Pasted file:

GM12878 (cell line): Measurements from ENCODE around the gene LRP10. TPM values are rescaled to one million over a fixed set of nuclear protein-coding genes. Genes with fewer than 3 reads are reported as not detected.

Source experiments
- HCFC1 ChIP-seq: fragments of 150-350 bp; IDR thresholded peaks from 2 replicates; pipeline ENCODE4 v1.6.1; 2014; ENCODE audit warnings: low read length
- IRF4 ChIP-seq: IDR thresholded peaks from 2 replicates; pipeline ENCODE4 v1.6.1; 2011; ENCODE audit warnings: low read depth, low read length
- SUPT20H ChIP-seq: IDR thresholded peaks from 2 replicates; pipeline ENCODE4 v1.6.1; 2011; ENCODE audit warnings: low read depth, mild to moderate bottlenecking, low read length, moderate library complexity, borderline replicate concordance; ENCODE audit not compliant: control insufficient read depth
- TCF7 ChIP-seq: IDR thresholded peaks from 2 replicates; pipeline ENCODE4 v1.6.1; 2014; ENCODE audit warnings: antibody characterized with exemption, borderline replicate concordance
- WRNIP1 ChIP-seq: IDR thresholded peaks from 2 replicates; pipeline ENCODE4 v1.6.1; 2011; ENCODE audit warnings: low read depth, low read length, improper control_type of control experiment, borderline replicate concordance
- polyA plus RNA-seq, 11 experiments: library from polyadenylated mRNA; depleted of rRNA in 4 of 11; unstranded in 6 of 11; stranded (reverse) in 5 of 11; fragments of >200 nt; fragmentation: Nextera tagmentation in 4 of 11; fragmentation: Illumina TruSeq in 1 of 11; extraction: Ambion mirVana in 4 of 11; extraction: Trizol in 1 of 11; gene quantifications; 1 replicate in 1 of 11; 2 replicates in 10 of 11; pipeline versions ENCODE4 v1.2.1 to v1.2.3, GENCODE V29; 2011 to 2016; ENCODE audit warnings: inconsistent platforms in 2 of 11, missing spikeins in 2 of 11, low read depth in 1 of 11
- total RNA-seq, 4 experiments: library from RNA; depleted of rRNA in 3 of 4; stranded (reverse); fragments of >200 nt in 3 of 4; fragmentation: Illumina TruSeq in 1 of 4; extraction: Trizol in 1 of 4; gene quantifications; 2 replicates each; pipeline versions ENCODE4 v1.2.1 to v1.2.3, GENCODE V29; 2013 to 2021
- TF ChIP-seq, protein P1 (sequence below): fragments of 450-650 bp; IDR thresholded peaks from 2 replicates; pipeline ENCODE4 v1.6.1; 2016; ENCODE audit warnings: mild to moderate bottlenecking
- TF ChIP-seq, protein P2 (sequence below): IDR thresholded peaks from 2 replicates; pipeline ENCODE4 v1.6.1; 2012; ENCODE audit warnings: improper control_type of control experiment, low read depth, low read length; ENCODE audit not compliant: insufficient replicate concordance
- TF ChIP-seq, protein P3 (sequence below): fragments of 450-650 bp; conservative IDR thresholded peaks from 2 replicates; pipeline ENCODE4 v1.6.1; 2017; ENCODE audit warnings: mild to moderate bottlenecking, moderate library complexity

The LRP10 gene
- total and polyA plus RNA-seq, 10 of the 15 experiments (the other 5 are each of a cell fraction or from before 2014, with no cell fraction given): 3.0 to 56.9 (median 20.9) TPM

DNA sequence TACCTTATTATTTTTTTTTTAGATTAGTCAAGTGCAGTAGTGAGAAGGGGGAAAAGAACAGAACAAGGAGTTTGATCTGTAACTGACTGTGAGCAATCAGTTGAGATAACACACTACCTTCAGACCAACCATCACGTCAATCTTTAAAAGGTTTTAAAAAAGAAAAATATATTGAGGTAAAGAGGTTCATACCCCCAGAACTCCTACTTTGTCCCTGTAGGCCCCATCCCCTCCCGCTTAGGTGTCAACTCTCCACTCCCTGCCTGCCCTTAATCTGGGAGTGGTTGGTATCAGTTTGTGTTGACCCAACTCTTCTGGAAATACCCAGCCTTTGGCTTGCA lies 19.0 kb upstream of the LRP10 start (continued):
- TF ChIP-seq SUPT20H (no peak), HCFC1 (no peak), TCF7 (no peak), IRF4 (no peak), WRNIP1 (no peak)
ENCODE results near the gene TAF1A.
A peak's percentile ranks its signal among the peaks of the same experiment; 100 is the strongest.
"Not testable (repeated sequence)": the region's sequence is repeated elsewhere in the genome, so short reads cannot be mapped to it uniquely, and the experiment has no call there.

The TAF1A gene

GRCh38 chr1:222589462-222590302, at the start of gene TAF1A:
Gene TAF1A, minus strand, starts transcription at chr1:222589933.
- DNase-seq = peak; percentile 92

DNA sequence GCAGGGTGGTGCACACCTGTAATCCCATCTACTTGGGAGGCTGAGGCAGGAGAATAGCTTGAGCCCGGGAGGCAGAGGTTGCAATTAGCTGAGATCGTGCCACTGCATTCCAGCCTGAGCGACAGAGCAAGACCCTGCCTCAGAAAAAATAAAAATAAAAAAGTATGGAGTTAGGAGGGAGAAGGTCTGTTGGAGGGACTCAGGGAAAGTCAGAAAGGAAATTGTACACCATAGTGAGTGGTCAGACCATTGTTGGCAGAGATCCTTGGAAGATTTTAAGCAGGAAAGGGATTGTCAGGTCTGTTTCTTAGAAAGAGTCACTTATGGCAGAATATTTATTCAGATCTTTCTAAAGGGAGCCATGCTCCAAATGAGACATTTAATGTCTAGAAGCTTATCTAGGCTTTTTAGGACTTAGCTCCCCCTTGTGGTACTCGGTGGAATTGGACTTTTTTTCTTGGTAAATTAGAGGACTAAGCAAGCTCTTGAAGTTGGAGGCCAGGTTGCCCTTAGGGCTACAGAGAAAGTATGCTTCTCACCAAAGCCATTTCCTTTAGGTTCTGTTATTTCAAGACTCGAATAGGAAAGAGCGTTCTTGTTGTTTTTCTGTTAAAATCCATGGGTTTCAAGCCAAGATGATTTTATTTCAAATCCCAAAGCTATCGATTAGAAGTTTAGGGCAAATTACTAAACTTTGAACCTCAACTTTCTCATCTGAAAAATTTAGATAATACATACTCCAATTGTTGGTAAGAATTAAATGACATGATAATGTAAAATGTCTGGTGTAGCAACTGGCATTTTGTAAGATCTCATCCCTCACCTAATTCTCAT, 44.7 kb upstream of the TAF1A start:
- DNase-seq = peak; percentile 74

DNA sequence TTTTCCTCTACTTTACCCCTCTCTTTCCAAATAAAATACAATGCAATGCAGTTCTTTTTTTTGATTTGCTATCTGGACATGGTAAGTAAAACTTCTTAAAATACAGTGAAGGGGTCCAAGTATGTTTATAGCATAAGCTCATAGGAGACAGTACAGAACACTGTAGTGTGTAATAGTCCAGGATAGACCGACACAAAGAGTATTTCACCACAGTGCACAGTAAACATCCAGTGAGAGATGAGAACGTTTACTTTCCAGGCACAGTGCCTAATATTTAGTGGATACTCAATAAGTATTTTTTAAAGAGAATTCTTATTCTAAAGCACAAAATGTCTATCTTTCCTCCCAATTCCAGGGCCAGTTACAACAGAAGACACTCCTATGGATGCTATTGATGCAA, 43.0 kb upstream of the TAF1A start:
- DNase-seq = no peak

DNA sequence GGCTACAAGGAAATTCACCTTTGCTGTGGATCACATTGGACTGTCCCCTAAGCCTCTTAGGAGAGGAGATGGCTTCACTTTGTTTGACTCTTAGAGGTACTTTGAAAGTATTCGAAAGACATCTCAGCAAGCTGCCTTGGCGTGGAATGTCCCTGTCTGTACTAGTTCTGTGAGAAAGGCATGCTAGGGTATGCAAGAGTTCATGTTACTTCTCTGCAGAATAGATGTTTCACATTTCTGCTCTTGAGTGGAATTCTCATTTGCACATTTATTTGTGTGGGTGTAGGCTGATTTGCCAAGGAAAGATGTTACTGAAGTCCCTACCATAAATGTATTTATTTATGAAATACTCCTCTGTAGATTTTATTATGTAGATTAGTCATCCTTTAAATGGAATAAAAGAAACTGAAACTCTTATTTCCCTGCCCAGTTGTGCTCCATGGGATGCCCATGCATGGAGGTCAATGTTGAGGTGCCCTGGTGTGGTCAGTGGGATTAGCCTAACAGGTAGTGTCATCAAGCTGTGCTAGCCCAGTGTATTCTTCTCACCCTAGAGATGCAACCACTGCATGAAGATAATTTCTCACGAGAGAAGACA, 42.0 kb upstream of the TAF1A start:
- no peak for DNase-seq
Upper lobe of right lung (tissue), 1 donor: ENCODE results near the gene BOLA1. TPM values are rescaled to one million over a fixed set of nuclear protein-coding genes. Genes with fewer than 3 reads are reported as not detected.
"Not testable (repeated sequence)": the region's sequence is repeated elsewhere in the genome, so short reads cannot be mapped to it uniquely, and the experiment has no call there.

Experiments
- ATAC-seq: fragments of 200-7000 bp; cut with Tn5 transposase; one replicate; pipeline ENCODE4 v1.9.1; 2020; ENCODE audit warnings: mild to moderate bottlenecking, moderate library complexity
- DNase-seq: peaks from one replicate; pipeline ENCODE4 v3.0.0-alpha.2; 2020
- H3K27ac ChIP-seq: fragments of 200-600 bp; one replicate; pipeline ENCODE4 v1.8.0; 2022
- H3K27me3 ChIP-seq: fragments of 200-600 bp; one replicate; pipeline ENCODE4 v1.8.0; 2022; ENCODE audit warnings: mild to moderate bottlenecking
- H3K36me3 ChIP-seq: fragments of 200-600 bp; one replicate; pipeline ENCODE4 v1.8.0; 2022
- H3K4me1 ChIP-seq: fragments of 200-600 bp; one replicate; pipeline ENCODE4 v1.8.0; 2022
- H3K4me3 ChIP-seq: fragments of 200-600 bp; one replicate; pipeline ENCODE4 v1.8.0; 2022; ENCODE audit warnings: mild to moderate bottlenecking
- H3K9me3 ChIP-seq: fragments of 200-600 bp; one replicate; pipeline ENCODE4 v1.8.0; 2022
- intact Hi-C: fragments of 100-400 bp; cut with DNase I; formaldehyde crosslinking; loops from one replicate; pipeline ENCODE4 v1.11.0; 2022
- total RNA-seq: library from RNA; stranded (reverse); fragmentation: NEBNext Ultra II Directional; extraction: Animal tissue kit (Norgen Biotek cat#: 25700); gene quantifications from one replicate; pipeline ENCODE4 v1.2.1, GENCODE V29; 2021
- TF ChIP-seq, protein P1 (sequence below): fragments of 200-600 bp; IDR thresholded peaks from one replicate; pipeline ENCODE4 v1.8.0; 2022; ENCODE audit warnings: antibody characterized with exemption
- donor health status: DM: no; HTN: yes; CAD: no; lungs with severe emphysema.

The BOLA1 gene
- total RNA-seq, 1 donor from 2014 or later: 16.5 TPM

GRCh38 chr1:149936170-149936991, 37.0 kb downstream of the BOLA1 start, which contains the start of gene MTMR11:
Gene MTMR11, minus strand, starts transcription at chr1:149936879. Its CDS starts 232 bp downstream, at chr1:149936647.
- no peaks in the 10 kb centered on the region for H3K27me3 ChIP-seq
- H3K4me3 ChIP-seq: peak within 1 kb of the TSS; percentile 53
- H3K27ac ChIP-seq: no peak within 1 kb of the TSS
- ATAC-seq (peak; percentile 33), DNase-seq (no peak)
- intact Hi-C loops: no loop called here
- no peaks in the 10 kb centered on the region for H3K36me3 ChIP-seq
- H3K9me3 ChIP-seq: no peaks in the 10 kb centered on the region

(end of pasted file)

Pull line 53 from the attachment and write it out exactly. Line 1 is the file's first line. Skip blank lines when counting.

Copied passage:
- intact Hi-C loops: no loop called here